Safety and Efficacy of Antibacterial Prophylaxis After Craniotomy: A Decision Model Analysis.

Authors:
Amal F Alotaibi
Amal F Alotaibi
MCPHS University
Boston | United States
Rania A Mekary
Rania A Mekary
MCPHS University
Boston | United States
Hasan A Zaidi
Hasan A Zaidi
Barrow Neurological Institute
United States
Timothy R Smith
Timothy R Smith
Brigham and Women's Hospital
Boston | United States
Ankur Pandya
Ankur Pandya
Center for Health Decision Science
Boston | United States

World Neurosurg 2017 Sep 31;105:906-912.e5. Epub 2017 May 31.

Center for Health Decision Science, Harvard T. H. Chan School of Public Health, Boston, Massachusetts, USA; Department of Health Policy and Management, Harvard T. H. Chan School of Public Health, Boston, Massachusetts, USA.

Background: Antibiotic prophylaxis has revolutionized the safety of neurosurgical procedures in the last century. Today, the clinician's drug of choice before surgery often is based on the antibiotic's resistance profile and drug-induced complications.

Methods: A decision tree model was developed to compare cefazolin (cephalosporin), vancomycin, or their combination on 90-day mortality postcraniotomy. We modeled the infection type (methicillin-sensitive, methicillin-resistant, or other organisms), antibiotic-related complications that could affect mortality (e.g., renal injury), and Clostridium difficile infections. Parameters' values were extracted from published sources. One-way sensitivity analysis was used to examine results' robustness to plausible variations in input parameter values.

Results: The expected value (EV) of 90-day survival was the greatest among patients on cefazolin (EV = 0.9145), followed by patients on vancomycin (EV = 0.8898), and patients on the combination (EV = 0.8886). Cefazolin was the preferred strategy in most one-way sensitivity analyses, except for a few cases in which other options could be preferred based on expected survival. Vancomycin was preferred if kidney injury risk was ≤0.056 conditional on vancomycin intake or ≥12% conditional on cefazolin intake. The combination was preferred if kidney injury conditional risk was ≤0.083 or that for kidney injury-mortality was ≤4.7%. Varying other risks (e.g., postsurgical-site infections (methicillin-resistant Staphylococcus aureus, methicillin-sensitive Staphylococcus aureus, or other); Clostridium difficile infections' risks conditional on each antibiotic) did not change the preferred strategy.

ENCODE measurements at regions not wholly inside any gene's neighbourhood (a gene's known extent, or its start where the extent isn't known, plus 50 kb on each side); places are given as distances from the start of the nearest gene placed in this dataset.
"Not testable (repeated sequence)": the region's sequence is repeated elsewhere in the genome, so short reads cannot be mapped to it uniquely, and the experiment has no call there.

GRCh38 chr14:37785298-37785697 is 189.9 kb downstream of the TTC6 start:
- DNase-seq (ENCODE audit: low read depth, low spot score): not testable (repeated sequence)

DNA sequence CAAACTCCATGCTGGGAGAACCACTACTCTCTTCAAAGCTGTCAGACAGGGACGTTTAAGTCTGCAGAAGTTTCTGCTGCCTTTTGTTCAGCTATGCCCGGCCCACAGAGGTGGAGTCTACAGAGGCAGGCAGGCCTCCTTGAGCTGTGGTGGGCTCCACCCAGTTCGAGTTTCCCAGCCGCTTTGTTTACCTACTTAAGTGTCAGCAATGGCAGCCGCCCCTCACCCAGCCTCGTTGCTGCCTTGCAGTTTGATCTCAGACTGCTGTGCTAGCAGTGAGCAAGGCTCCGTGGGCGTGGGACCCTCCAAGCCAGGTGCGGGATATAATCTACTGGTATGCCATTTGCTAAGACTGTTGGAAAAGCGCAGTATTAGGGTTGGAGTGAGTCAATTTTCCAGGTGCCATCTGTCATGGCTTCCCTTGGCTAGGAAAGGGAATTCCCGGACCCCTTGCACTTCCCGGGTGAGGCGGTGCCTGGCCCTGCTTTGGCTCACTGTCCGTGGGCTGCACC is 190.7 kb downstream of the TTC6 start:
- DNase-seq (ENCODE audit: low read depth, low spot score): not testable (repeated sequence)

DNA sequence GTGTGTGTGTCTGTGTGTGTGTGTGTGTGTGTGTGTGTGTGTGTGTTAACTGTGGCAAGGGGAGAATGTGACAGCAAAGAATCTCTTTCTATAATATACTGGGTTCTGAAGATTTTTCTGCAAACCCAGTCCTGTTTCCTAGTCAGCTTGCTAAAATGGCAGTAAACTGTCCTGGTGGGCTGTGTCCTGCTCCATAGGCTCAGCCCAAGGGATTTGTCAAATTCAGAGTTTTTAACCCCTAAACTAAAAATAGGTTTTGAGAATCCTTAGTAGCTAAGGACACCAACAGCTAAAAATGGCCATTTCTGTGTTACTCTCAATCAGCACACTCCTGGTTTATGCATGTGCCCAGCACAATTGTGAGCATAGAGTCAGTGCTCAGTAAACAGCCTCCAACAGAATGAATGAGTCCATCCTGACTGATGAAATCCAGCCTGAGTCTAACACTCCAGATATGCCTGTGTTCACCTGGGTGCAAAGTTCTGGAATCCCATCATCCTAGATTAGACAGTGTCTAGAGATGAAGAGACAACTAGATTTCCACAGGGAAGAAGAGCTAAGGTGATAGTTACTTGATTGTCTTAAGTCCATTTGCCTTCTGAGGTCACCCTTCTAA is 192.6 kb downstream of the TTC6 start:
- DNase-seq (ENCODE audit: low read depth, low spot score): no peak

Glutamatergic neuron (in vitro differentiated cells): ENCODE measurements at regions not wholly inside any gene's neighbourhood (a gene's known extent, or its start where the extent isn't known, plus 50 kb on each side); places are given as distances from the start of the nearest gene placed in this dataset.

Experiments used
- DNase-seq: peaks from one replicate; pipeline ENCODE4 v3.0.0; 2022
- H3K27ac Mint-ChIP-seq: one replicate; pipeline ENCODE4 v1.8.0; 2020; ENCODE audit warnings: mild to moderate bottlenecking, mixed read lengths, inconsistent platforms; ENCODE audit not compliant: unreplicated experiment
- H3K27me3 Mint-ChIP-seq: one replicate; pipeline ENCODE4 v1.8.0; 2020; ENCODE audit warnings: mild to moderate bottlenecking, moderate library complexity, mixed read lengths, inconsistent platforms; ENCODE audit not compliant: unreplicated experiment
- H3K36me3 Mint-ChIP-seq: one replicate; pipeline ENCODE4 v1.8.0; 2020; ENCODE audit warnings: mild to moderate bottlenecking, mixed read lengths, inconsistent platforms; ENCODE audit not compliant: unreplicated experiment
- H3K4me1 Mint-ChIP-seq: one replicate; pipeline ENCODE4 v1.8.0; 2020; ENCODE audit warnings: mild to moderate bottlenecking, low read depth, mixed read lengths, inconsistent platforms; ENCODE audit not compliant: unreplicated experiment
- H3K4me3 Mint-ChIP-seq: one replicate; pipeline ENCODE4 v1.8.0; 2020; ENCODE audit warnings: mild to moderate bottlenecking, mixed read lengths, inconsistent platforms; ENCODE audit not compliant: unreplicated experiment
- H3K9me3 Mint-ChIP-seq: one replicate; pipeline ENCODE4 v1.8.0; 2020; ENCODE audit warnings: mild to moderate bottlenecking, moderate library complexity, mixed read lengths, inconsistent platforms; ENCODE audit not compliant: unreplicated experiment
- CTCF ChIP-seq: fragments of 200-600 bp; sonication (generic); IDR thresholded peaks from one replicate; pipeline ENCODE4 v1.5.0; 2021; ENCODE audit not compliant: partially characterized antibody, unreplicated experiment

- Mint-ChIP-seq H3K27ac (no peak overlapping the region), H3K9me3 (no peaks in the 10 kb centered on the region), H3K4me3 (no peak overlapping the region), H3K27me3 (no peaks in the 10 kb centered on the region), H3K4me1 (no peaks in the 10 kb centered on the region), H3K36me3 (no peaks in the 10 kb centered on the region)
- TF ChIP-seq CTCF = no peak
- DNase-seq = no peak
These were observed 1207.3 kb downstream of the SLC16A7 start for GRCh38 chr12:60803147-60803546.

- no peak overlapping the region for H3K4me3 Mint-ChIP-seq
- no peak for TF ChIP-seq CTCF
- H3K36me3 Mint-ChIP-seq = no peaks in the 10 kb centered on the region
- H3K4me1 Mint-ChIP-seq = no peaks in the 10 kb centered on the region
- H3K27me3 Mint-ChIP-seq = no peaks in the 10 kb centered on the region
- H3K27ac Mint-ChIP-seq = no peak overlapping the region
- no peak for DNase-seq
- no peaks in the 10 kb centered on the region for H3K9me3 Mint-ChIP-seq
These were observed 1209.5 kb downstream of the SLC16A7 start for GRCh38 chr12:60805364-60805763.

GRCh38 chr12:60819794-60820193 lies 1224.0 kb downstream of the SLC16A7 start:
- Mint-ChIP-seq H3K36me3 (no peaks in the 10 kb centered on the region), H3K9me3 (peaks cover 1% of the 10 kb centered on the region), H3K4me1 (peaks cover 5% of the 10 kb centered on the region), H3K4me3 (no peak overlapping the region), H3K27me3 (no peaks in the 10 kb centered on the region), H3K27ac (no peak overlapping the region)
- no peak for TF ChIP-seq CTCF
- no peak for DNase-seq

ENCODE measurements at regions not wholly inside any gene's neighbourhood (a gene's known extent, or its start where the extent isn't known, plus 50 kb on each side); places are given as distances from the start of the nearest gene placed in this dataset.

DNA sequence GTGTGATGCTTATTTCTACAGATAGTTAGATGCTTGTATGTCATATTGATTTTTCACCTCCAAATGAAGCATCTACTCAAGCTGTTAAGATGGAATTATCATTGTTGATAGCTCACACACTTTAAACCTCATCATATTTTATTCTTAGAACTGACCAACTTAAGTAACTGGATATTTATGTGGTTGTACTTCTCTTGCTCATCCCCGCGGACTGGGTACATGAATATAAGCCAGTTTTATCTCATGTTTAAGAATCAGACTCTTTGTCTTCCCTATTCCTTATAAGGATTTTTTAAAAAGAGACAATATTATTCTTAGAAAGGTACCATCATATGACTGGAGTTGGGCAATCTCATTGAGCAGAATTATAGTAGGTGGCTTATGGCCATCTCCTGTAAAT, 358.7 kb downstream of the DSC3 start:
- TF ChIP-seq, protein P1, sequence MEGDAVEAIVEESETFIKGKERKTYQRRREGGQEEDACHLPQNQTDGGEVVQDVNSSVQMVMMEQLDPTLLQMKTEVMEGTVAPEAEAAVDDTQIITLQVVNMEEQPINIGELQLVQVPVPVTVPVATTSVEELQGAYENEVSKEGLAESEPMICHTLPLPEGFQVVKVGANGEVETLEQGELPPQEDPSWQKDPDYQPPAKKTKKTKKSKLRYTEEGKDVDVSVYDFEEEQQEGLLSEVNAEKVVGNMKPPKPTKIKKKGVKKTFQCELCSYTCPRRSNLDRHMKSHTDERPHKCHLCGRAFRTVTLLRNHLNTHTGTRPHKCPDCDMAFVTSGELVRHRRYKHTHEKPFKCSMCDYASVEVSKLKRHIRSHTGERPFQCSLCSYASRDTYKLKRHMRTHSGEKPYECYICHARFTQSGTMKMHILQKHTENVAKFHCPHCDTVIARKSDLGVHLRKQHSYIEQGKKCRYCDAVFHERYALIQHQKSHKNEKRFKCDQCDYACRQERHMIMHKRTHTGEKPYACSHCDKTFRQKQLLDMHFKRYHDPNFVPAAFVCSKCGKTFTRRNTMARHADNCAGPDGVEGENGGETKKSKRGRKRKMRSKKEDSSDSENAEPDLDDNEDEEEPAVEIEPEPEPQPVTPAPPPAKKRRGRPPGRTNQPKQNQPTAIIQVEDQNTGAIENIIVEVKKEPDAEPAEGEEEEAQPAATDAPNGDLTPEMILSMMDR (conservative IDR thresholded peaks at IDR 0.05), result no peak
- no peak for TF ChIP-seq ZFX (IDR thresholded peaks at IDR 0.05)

Conclusions: According to this decision analysis, patients undergoing a craniotomy who had cefazolin as prophylaxis had a slightly greater expected survival compared with other strategies. These results were sensitive to changes in kidney injury development risk and kidney failure-associated death.

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http://dx.doi.org/10.1016/j.wneu.2017.05.126DOI Listing

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September 2017
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